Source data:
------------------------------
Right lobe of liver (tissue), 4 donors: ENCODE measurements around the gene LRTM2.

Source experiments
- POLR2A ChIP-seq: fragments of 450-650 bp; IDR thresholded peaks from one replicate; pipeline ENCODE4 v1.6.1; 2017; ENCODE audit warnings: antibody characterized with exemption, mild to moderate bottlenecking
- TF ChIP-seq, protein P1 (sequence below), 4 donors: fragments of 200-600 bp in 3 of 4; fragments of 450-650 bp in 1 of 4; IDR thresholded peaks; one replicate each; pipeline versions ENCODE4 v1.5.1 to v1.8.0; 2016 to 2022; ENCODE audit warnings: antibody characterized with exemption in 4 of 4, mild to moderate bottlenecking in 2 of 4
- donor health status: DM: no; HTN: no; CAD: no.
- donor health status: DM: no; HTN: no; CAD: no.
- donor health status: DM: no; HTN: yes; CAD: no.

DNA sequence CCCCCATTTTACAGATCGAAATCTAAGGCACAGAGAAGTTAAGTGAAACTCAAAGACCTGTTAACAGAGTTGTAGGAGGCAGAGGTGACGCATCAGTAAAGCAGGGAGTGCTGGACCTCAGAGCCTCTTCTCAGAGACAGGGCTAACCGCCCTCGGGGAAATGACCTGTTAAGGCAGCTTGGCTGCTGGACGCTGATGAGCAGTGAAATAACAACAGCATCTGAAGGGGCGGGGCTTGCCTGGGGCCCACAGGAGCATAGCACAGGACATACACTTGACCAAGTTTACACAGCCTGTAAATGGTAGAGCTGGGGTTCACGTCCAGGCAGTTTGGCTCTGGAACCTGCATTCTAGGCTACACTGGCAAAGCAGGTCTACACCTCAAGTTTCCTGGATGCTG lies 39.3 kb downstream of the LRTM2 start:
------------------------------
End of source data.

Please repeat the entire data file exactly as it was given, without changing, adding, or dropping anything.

Right lobe of liver (tissue), 4 donors: ENCODE measurements around the gene LRTM2.

Source experiments
- POLR2A ChIP-seq: fragments of 450-650 bp; IDR thresholded peaks from one replicate; pipeline ENCODE4 v1.6.1; 2017; ENCODE audit warnings: antibody characterized with exemption, mild to moderate bottlenecking
- TF ChIP-seq, protein P1 (sequence below), 4 donors: fragments of 200-600 bp in 3 of 4; fragments of 450-650 bp in 1 of 4; IDR thresholded peaks; one replicate each; pipeline versions ENCODE4 v1.5.1 to v1.8.0; 2016 to 2022; ENCODE audit warnings: antibody characterized with exemption in 4 of 4, mild to moderate bottlenecking in 2 of 4
- donor health status: DM: no; HTN: no; CAD: no.
- donor health status: DM: no; HTN: no; CAD: no.
- donor health status: DM: no; HTN: yes; CAD: no.

DNA sequence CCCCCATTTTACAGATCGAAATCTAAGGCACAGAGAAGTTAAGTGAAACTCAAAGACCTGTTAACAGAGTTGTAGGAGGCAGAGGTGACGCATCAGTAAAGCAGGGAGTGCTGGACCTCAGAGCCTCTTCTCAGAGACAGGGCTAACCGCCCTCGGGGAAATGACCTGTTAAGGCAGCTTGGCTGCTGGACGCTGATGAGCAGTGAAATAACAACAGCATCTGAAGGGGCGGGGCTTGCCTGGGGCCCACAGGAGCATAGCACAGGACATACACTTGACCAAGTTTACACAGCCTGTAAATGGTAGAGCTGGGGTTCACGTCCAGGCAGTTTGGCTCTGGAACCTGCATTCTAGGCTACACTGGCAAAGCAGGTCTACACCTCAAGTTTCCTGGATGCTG lies 39.3 kb downstream of the LRTM2 start: